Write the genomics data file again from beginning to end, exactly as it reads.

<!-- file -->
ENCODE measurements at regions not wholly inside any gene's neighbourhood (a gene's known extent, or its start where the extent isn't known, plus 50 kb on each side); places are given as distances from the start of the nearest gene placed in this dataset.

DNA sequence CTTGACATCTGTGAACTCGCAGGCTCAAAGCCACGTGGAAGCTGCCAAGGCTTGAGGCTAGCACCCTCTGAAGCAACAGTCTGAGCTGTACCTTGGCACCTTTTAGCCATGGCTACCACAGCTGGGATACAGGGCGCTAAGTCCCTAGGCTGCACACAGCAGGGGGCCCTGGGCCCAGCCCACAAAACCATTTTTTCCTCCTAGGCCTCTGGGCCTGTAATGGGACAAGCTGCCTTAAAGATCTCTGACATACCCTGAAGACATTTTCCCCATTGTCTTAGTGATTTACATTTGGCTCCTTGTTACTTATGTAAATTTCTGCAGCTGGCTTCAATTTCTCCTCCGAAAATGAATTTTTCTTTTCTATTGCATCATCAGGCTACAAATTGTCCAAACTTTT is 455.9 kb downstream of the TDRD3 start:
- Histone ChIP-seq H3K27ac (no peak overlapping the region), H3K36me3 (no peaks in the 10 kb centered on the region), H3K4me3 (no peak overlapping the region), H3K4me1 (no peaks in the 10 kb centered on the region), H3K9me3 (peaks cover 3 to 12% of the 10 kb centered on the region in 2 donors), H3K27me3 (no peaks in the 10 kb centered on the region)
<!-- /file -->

ENCODE measurements at regions not wholly inside any gene's neighbourhood (a gene's known extent, or its start where the extent isn't known, plus 50 kb on each side); places are given as distances from the start of the nearest gene placed in this dataset.

DNA sequence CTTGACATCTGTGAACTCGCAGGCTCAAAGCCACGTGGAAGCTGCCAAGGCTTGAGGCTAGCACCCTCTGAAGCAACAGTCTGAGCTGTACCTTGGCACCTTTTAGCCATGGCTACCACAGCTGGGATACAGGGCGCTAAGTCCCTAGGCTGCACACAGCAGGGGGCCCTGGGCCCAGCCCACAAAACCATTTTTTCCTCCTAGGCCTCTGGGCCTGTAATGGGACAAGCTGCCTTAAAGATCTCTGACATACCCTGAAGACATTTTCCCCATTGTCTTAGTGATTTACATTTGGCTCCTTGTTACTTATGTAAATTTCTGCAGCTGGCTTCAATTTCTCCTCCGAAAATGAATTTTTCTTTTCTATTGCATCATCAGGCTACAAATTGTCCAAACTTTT is 455.9 kb downstream of the TDRD3 start:
- Histone ChIP-seq H3K27ac (no peak overlapping the region), H3K36me3 (no peaks in the 10 kb centered on the region), H3K4me3 (no peak overlapping the region), H3K4me1 (no peaks in the 10 kb centered on the region), H3K9me3 (peaks cover 3 to 12% of the 10 kb centered on the region in 2 donors), H3K27me3 (no peaks in the 10 kb centered on the region)